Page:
I think it's important for everyone to be out here today. It's important to be out here to show solidarity with marginalized groups that need greater advocacy and a larger voice. It's important for us to be out there to show that the momentum and movement of the Women's March, the March for Science, the protests and the marches over the last six months is not a fleeting thing. It's important to show that the momentum is building and that we're going to advocate for things like fair wages, a single payer healthcare system, individual rights.
Every single soldier, when they sign up, pledges allegiance to the United States Constitution. Most people don't know that. What people also don't know is that our senators and our representatives, they don't pledge allegiance to the flag, they don't pledge allegiance to the president. They also take the same oath that soldiers swear. They pledge allegiance to protect and uphold the Constitution. And the Constitution was drafted by a bunch of white men a little over 200 years ago to represent "we the people." Now "we the people" has changed a lot, and what the Constitution meant then doesn't mean what it does today. It's a living document. It's meant to grow and it's meant to change.
We are here today as part of a growing effort to show that part of that change is that we don't look the same, we don't act the same, we don't pray the same, we don't live the same, and we don't have to be the same. We can all be different, we can all have our different particular issues and belief systems, and our own particular ideologies, but we can still be here in a social contract to support each other when we're at our lowest and when we're doing our best.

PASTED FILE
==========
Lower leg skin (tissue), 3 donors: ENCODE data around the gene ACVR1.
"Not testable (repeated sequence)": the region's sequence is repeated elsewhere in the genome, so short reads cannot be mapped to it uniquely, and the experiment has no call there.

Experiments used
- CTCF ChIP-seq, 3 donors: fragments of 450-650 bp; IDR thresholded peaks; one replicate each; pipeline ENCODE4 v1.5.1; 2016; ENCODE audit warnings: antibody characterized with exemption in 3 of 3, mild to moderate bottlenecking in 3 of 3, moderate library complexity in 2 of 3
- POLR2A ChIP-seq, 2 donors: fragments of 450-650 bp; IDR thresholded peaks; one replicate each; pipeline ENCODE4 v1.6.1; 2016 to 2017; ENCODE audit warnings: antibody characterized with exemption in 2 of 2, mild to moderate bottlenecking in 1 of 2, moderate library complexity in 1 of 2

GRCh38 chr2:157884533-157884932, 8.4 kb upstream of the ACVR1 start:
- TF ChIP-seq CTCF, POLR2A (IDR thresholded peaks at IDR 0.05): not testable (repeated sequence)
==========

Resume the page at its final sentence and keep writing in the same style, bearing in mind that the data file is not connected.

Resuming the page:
What are the issues you care the most about?
There's only three issues in this country that I think have to be resolved in the next 10 years. Global warming. The United States has to be a continuing leader in fighting climate change. Regardless of whether you think it's man-made or not—and I am 100 percent an advocate of science and facts—the globe is warming. And the Department of Defense has stated the number one threat to the United States isn't terrorism, it's global warming. And that's the DoD. Maybe our representatives should take the money out of their pockets and listen, because those guys don't exactly exaggerate.
The second issue is healthcare. The system that is in place right now does not work. That is obvious. There's a lot of anger. It helps 24 to 30 million more people than our old system did but it does not work well. That doesn't mean we keep it, it doesn't mean we get rid of it. But it means that we as a nation come together and figure out something that works. I think that looks something like a single-payer system.
What's the third issue?
The third issue is education, plain and simple. Education is messy, it's complex, it deals with states' rights even more so than healthcare. It also touches on ideology and belief systems. At the basis, though, here, is our ability as a nation, as the United States of America, to provide workers. If you listen to the top 10, 15 corporate executives talk about what they're worried about in the future, they are continuously talking about how they can't get a workforce consistently that's educated without importing people. One of the issues, supposedly, is immigration, and immigrants taking our jobs. Which is absurd. We have 500,000 working class jobs unfilled in this country. The issue is not that immigrants are taking our jobs. The issue is that our working class, and soon our white collar class, aren't trained in the jobs the business sector needs. We need a better education system.
These interviews have been condensed and lightly edited for clarity.